Budget 2018: The government will make the contribution to the EPFO for first three years and has allocated an amount of Rs 1,652 crore, which is more than three times the actual spend under the job-incentivising Pradhan Mantri Rojgar Protsahan Yojana (PMRPY) in 2017-18.
Budget 2018: All new employees, across sectors earning less than Rs 15,000 per month, will benefit from the government’s plan to bear the employers’ entire contribution towards employees’ provident fund (EPF) of 12%. Moreover, the government also intends to extend the fixed-term employment scheme, already a feature in the labour-intensive garment and leather industries, to all sectors. Both measures are expected to encourage companies to hire more. The government will make the contribution to the EPFO for first three years and has allocated an amount of Rs 1,652 crore, which is more than three times the actual spend under the job-incentivising Pradhan Mantri Rojgar Protsahan Yojana (PMRPY) in 2017-18. By encouraging fixed-term employment the government is attempting to allay the apprehensions of employers who fear they may not be able to let go of workers when needed. This would improve the ease of doing business.
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Meanwhile, the government plans to amend the EPF and Miscellaneous Provisions Act, 1952 to lower the contribution of women to 8% for first three years of their employment, with no change in employers’ contribution. Currently, women contribute 12%. Via the PMRPY, the government commits to contribute the employers’ share of 8.33% towards Employee Pension Scheme (EPS) for all new employees, earning upto Rs 15,000 a month, for the first three years of their employment.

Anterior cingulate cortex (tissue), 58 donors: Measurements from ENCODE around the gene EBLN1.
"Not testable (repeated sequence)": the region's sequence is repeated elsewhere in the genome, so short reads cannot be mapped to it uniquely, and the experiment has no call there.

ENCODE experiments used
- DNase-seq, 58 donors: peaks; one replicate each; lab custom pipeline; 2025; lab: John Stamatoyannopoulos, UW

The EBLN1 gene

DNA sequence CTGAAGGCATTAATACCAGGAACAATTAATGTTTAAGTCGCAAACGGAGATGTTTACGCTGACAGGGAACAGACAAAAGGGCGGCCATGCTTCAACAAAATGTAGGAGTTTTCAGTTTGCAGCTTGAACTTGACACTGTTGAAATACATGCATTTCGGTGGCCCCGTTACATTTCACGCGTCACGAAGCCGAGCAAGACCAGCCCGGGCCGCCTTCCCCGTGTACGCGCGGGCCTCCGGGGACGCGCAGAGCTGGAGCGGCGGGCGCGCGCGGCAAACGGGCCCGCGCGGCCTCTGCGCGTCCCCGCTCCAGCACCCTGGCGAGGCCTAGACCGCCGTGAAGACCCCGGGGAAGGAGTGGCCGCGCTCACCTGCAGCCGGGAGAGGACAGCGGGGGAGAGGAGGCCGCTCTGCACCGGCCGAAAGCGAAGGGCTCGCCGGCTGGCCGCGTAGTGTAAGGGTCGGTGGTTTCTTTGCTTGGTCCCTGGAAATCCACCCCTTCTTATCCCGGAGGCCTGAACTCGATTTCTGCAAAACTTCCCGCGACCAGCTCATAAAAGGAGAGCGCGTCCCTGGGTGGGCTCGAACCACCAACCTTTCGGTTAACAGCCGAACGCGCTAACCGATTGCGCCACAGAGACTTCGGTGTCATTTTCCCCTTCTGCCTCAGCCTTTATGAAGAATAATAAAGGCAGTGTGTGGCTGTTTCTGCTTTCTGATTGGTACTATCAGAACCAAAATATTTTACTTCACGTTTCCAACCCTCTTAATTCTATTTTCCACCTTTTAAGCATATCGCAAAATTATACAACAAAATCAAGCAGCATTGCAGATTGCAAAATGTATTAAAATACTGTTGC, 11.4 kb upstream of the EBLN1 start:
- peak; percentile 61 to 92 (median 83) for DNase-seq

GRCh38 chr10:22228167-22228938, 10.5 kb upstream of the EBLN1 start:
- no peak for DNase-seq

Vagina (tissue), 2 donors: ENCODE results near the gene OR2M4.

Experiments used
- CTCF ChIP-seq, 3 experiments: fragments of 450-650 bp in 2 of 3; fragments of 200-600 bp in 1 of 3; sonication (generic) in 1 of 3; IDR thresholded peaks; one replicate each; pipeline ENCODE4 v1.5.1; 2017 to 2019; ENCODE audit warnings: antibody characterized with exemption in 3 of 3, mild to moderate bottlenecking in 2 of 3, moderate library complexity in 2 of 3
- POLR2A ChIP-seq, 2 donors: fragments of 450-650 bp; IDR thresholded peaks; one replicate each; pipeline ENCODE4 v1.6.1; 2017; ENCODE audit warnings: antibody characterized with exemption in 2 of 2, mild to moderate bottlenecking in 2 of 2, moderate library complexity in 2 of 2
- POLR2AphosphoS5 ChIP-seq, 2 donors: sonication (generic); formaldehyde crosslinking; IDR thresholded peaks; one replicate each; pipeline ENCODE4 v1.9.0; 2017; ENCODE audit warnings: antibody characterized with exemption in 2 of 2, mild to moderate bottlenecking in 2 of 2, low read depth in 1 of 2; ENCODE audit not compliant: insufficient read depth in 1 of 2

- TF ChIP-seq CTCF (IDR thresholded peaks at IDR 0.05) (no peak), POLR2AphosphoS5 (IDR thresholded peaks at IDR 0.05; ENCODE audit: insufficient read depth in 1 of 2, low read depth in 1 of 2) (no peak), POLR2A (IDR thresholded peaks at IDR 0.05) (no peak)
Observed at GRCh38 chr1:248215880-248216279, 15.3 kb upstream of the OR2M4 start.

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Of the employers’ 12% contribution towards the retirement fund, the remaining 3.67% goes to the EPF kitty. Employees also make a matching 12% of their monthly wages as mandatory contribution towards EPF. The scheme was sweetened for the textile sector, and the government agreed to bear the entire contribution of employers towards EPF as part of a larger package that also includes introduction of fixed-term labour to the beleaguered sector where labour requirements are actually seasonal. Last December, the fixed-term labour, essentially a closed-ended contract between the employer and the employee for a specific period, was extended to the leather and footwear sectors. The combined package for textiles hasn’t gathered momentum with only 595 firms have availed themselves of the benefits till January 29, 2018, across 1,77,284 employees. All beneficiaries, however, are not necessarily new employees.